Collar-and-elbow wrestling (Irish: Coiléar agus Uille) is a style of jacket wrestling native to Ireland. Historically it has also been practiced in regions of the world with large Irish diaspora populations, such as the United States and Australia.
|Also known as||Coiléar agus Uille, Scuffling, Irish-Style Scuffling, Tripping, Square-Hold Wrestling|
|Country of origin||Ireland|
|Famous practitioners||John McMahon, Henry Moses Dufur, James H. McLaughlin, Homer Lane|
Origins in IrelandEdit
Wrestling as a competitive sport has been recorded in Ireland as far back as the second millennium BC, when it featured as one of the many athletic contests held during the annual Tailteann Games. The mythical hero Cúchulainn boasted of his prowess in both hurling and wrestling, and was on one occasion enraged by an undead spectre mockingly suggesting that his skill in the latter area had been highly exaggerated. Carved depictions of two figures in a recognisable wrestling clinch appear on the Market High Cross of Kells and the ruins of a church at Kilteel (both 9th century AD), and wrestling matches were common features of country fairs until at least the 18th century.
These wrestling contests were occasionally violent affairs. Participants could be and were frequently injured, sometimes fatally so, as in the case of a contest between one Thomas Costello (known locally as "Tumaus Loidher" - Thomas the Strong) and an unnamed champion in which Costello ostensibly squeezed on his opponent's harness so powerfully that it broke the man's spine. There appear to have been little or no attempts to moderate these violent aspects of wrestling from a legal point of view; as historian Edward MacLysaght noted in his account of the match, as the participant in a sporting contest Costello had little to fear in terms of official retribution.
These accounts of early Irish wrestling matches all describe participants taking a diverse range of grips on their opponents - from clutching at any available limb in the time of Cúchulainn, to a backhold-style clinch on the carvings at Kells and Kilteel, to both hands holding a belt in the match between Thomas Costello and his ill-fated opponent. However, by the 18th century a new form of grip had established itself as the favoured starting hold: right hand grabbing the opponent's collar, left hand grabbing the sleeve of their jacket at the elbow. This starting position, and all its associated techniques and strategies, was to quickly emerge as the dominant framework under which Irish wrestling matches were contested.
Collar and Elbow in IrelandEdit
In the 19th century, Collar and Elbow wrestling was one of the most widely practiced sporting activities in the country - "the chief physical sport of the male population from childhood to mature manhood". Bouts took place between local champions and challengers on a parish level, and those between the most well-known and skilled wrestlers could draw thousands of spectators from across neighbouring counties.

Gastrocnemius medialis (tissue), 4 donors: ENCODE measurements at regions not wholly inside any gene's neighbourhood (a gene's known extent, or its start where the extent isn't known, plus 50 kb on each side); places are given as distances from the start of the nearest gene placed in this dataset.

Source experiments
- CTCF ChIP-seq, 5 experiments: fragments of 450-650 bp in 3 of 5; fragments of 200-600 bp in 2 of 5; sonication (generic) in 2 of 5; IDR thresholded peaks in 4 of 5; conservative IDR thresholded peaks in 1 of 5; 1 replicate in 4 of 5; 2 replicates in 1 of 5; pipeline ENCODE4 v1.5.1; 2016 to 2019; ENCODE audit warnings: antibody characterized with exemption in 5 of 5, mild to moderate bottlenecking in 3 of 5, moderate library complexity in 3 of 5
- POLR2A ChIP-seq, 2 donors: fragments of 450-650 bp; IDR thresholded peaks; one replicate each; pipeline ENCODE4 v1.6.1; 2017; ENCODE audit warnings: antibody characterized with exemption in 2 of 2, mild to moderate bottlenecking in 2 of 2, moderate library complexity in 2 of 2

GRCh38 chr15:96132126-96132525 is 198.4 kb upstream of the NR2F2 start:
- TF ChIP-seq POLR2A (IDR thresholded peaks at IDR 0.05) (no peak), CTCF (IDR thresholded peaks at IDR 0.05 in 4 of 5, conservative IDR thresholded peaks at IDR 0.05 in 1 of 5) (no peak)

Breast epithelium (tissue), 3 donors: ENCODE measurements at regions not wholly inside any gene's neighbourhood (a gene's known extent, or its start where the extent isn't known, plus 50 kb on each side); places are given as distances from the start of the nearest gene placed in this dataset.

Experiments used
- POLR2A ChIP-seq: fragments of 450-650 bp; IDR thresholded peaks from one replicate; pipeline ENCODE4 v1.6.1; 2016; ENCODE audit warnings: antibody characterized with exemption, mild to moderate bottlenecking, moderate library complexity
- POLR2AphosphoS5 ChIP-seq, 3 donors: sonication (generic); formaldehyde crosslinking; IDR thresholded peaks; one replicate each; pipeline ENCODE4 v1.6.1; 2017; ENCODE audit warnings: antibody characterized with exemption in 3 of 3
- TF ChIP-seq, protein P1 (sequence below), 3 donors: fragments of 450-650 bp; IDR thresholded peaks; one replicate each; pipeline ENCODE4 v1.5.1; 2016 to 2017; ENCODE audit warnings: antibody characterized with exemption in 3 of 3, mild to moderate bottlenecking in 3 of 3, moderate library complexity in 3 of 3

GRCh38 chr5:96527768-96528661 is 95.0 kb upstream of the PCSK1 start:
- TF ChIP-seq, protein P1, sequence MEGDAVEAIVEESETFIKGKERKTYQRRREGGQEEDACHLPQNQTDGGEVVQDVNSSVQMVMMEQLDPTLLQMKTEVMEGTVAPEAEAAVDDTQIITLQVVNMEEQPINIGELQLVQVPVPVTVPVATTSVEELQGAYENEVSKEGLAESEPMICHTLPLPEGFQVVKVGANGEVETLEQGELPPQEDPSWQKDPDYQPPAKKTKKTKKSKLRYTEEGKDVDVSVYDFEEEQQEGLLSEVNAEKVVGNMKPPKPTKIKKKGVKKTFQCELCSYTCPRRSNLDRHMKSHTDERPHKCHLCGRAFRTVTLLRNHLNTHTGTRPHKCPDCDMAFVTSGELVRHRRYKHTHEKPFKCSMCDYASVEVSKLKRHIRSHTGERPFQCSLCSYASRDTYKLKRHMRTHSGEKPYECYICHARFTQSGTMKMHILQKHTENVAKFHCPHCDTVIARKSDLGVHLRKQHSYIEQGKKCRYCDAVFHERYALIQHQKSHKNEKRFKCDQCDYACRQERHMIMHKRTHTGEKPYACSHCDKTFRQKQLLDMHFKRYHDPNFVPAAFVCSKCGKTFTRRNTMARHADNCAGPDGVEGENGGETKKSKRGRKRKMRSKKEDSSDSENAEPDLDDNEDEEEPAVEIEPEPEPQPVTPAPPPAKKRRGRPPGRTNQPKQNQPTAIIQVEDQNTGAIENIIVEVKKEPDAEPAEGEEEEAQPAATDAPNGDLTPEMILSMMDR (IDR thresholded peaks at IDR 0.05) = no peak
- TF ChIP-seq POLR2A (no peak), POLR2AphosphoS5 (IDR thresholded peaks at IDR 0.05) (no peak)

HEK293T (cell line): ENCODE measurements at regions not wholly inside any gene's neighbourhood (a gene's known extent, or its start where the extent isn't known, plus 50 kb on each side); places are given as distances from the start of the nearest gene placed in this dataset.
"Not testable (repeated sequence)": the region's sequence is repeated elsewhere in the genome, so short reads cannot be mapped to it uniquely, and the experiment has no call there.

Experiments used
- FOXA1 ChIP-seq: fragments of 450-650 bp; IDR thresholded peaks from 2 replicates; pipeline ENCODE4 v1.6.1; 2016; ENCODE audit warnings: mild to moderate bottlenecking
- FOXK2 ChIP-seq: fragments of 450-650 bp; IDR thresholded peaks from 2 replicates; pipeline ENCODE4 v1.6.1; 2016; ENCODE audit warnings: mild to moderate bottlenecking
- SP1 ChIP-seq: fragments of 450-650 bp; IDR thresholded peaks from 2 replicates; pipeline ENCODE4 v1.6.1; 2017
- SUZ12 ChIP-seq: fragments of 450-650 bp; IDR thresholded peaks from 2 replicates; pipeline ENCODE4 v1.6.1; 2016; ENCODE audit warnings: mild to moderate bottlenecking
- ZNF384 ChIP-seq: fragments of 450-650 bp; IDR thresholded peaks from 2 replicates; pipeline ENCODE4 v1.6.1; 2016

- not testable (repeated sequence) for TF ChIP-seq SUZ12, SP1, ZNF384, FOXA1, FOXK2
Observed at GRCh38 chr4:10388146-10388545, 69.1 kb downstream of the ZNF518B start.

Victory was determined by a "fall", the definition of which differed from county to county. In Kildare a wrestler was deemed to have won if he made his opponent touch the ground with any single part of his body above the knees, whereas in Dublin he was required to make three points of his opponent's body touch the ground (usually both shoulders and a hip, or both hips and a shoulder). This is a notable difference from one of the prominent rulesets under which Collar and Elbow bouts were subsequently contested in the United States, in which a wrestler was specifically required to pin his opponent for several seconds in order to win. A further significant difference between Collar and Elbow as it was practiced in Ireland and the United States is that, in its Irish incarnation, shin-kicking was routinely permitted. This, coupled with the fact that many participants wore heavy work boots, resulted in a level of injury among Irish wrestlers not usually seen among their US counterparts. Shins were frequently "gored and/or bruised" after a match, and on rare occasions outright broken.
Admirers of the style nonetheless lauded its "eminently scientific and picturesque" virtues. In particular, they claimed that, since the opening stance prevented the "bull-like charges, flying tackles, or other onrushes" common in other wrestling styles, Collar and Elbow encouraged participants to develop "deftness, balance, and leverage allied with strength, [which permitted] a man to win by means of skill instead of sheer might and weight".
Collar and Elbow in the United StatesEdit
As levels of Irish emigration to the United States steadily increased throughout the 17th–19th centuries, so too did the presence of the Irish cultural traditions they brought with them - including their wrestling style. New England in general, and Vermont in particular, emerged as an early stronghold of Collar and Elbow after it had been introduced by immigrants largely from County Kildare. During the US Civil War, Vermont regiments introduced the style to other units in the Army of the Potomac, and in that way it acquired immense popularity among men from other regions of the United States who might otherwise never have encountered it. By the time the Civil War ended, Collar and Elbow had emerged as one of the most common rulesets under which wrestling bouts were contested nationwide.